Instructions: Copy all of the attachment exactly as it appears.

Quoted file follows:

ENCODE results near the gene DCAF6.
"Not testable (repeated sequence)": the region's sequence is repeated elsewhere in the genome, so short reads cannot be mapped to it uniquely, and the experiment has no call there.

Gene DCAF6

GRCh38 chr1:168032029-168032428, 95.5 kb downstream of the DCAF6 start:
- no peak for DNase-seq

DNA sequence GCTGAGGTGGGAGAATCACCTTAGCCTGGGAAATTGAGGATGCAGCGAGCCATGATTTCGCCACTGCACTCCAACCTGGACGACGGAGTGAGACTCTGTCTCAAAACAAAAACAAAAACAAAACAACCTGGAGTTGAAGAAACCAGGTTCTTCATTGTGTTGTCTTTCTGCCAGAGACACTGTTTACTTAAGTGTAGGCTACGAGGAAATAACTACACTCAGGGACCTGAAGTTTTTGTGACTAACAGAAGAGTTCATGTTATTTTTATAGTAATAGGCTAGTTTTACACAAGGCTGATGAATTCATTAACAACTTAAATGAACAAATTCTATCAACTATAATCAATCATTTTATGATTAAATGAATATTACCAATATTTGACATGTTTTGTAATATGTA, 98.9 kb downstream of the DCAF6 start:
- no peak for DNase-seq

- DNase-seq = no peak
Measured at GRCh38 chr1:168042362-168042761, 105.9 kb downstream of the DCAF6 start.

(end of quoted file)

ENCODE results near the gene DCAF6.
"Not testable (repeated sequence)": the region's sequence is repeated elsewhere in the genome, so short reads cannot be mapped to it uniquely, and the experiment has no call there.

Gene DCAF6

GRCh38 chr1:168032029-168032428, 95.5 kb downstream of the DCAF6 start:
- no peak for DNase-seq

DNA sequence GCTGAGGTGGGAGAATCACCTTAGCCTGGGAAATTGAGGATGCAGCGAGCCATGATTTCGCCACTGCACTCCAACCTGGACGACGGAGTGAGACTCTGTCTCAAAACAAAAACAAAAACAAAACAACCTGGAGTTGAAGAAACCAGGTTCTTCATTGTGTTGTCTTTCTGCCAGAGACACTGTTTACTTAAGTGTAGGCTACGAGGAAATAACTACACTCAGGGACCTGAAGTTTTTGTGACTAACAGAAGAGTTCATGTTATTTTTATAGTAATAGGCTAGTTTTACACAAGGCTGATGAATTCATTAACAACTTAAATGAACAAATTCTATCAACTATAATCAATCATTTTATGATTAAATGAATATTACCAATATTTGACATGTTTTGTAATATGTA, 98.9 kb downstream of the DCAF6 start:
- no peak for DNase-seq

- DNase-seq = no peak
Measured at GRCh38 chr1:168042362-168042761, 105.9 kb downstream of the DCAF6 start.